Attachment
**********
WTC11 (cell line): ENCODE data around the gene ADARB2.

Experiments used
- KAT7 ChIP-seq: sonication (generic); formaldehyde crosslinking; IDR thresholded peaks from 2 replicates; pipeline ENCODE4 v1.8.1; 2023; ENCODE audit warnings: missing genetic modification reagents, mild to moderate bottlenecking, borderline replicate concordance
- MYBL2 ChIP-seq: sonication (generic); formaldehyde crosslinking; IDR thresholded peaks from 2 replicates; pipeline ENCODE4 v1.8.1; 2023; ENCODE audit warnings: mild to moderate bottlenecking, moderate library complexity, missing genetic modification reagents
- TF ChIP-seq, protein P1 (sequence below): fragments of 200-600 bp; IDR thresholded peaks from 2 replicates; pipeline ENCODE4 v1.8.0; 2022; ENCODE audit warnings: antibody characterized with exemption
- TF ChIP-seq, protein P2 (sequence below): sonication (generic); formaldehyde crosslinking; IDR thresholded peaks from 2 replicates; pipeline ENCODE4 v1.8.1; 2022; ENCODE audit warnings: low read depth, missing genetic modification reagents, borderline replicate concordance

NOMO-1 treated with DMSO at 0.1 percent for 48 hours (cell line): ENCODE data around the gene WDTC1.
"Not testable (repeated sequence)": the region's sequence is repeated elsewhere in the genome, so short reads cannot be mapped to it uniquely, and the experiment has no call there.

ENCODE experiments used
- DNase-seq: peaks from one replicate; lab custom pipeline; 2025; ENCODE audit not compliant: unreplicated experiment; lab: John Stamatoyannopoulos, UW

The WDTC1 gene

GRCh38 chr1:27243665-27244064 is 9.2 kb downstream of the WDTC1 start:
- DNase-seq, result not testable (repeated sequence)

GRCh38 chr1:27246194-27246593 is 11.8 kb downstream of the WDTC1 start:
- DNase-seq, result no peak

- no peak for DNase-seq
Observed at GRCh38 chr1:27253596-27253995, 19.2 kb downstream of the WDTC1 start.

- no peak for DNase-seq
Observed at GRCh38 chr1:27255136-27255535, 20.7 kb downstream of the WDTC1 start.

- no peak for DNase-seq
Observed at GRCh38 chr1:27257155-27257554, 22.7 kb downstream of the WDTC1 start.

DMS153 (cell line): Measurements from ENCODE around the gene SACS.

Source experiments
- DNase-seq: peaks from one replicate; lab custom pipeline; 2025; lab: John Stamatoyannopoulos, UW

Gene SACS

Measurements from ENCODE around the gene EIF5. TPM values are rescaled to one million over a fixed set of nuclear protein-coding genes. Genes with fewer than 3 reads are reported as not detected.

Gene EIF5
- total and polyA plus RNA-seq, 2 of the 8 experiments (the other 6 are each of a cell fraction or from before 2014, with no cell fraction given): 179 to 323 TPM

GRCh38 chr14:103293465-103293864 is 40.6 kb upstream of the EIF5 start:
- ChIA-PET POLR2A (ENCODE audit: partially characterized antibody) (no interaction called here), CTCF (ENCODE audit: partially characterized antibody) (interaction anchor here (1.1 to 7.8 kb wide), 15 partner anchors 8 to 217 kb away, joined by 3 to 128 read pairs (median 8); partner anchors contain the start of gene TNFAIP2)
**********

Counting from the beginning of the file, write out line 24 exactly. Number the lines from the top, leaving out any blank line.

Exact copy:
- DNase-seq: peaks from one replicate; lab custom pipeline; 2025; lab: John Stamatoyannopoulos, UW